Tessera del tifoso: Italian fans face ID check

Since the death of police inspector Filippo Raciti in February 2007, the world of Italian football has been in a state of institutional flux. A series of legal measures intended to prevent and punish violence more effectively have also been accompanied by changes in stadium organization and management, but the process is not complete so far as the authorities are concerned. The next step, to be implemented before the start of the 2009-10 season, is the so-called ‘tessera del tifoso’. This is a scheme not wholly dissimilar to Margaret Thatcher’s compulsory fan ID card scheme in the UK in the 1980s, which was finally shelved after Hillsborough and the Taylor Report; here in Italy it is seen by some as the answer to all the problems of calcio.

The tessera del tifoso is the brainchild of the Osservatorio Nazionale sulle Manifestazioni Sportive (ONMS), the department of the Ministry of the Interior which is responsible for security & public order at sports events. The final proposal was approved in April 2008, and is yet to be fully implemented, but current Minister of the Interior and Lega Nord charmer Roberto Maroni is extremely enthusiastic. In fact he is endeavouring to turn what was initially supposed to be a voluntary scheme into a compulsory one, in the belief that this will effectively stamp out football violence. It is due to be imposed not only in Serie A & B but also, potentially, in the Lega Pro 1 & 2 (the old Serie C1 & C2) – where average gates rarely get above 2000.


The main idea is simple: in order to buy match tickets you will need to present your tessera del tifoso, an electronic ID card which contains all your personal details (name, date of birth address, identity document number). It is issued directly by the club, so your Milan card will allow you to buy Milan tickets only, and so on; this way there is no chance that fans of one club can buy tickets for another. To be more precise, it guarantees that away fans can’t circumvent a ban by buying “home” tickets.

Obviously fans with a banning order (DASPO, they are called in Italy) in place won’t be issued with the all important card. The equation is simple, apparently: fans subject to DASPO = violent hooligans, so football + tessera del tifoso = a peaceful paradise. The ONMS website suggests that any DASPO or “stadium-related offence” in the last five years will not be allowed into the scheme, while many other sources have suggested that ANY penal precedents will prevent the issuance of the card. In other words, convictions never expire, meaning that a ban is for life, irrespective of the actual original sentence (banning orders range from 1-5 years, most commonly). If as a hot-headed idiot aged 18 you committed a one-off stadium offence and were unlucky enough to get caught (unlucky in the sense that many people get away with all sorts of offences all the time), then you can forget about taking your kids to a match twenty years later. This may or may not be constitutional.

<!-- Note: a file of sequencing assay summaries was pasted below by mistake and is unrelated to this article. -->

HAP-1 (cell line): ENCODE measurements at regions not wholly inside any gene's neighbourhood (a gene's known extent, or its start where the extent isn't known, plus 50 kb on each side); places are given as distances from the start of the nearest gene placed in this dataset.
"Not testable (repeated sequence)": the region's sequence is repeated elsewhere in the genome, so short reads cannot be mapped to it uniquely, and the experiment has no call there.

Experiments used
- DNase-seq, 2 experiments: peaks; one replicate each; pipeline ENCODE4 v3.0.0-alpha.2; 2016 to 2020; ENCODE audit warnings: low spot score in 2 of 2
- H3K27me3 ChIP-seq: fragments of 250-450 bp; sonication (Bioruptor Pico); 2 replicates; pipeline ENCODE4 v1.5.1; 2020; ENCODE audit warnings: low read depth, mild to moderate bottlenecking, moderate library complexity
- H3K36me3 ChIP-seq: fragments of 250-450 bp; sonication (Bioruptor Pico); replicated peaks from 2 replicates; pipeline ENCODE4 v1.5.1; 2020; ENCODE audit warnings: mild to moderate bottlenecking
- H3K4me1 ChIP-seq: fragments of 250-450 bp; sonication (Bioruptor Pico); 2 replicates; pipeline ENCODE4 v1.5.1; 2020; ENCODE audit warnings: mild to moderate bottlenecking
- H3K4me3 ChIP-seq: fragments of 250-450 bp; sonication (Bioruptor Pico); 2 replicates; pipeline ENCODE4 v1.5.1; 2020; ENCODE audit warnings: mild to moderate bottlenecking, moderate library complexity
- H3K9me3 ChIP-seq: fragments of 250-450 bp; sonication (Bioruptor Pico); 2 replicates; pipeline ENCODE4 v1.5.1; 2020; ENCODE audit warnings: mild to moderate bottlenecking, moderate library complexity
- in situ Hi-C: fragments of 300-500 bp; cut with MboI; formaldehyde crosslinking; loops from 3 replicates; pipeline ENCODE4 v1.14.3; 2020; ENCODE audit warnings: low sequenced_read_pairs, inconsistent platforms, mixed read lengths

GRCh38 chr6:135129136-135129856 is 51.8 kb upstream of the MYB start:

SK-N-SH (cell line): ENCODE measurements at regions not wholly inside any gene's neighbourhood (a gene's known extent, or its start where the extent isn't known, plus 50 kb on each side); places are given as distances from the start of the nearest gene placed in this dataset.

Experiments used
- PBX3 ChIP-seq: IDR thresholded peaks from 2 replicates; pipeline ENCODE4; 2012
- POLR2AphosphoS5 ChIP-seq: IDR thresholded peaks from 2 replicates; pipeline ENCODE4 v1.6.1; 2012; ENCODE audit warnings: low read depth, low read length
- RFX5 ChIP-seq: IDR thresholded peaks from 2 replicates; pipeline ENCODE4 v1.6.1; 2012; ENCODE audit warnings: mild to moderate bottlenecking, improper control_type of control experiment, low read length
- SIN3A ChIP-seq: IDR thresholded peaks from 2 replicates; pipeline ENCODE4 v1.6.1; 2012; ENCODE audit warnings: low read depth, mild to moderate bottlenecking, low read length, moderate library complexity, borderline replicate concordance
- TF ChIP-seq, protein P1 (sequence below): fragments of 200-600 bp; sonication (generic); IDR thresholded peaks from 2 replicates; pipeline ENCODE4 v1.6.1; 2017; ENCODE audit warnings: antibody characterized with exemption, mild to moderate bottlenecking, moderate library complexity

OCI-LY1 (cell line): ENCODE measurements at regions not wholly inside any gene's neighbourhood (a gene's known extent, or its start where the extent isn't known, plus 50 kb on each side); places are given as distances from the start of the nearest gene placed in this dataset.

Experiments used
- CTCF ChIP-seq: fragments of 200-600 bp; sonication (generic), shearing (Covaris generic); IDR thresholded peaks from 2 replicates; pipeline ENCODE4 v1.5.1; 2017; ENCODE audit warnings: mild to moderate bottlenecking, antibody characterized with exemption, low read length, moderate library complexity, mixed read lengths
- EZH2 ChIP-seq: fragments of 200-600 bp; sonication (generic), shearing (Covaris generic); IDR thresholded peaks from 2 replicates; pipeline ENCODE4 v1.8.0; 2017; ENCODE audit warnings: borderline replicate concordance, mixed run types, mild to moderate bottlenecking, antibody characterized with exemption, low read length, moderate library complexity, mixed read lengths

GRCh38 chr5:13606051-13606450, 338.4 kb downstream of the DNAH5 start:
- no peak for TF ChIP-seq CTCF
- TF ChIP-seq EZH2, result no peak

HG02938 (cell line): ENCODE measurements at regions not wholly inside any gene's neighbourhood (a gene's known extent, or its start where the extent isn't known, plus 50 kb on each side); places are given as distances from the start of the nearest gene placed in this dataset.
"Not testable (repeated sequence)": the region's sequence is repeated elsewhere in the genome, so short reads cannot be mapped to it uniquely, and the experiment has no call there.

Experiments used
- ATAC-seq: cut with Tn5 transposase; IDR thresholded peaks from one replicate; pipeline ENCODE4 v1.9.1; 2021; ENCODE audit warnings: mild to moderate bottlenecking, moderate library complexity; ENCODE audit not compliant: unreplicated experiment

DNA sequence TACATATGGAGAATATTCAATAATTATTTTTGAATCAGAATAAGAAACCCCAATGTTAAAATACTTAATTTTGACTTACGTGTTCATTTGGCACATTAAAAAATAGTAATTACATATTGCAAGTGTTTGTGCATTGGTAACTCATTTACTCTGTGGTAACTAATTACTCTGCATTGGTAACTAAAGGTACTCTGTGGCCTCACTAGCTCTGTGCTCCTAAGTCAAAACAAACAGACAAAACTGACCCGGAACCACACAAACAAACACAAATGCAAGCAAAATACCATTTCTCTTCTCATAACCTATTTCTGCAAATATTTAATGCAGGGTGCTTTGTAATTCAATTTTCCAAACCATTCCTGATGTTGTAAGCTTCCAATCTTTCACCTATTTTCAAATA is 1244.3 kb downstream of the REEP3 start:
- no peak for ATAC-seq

Apparently, the system should simplify the process of buying tickets and of entering the stadium through the creation of dedicated turnstiles, along with (potentially) the concession of privileges and/or benefits to card holders on the part of participating clubs. It’s also possible that there will be no restrictions applied to the sale of tickets for card holders (i.e. on those occasions when away tickets are not on general sale under ONMS safety measures). Indeed the head of the Lega Pro claims that the tessera “will increase overall attendance figures” since no more matches will have to be played behind closed doors, a fine example of spurious reasoning. The overall aim is apparently ‘to reward virtuous behaviour of fans’ through ‘a process of customer loyalty building through the creation of a new profile for fans, as “representatives” of their Clubs, and a reinforced sense of belonging to a “privileged community” of “official supporters”.’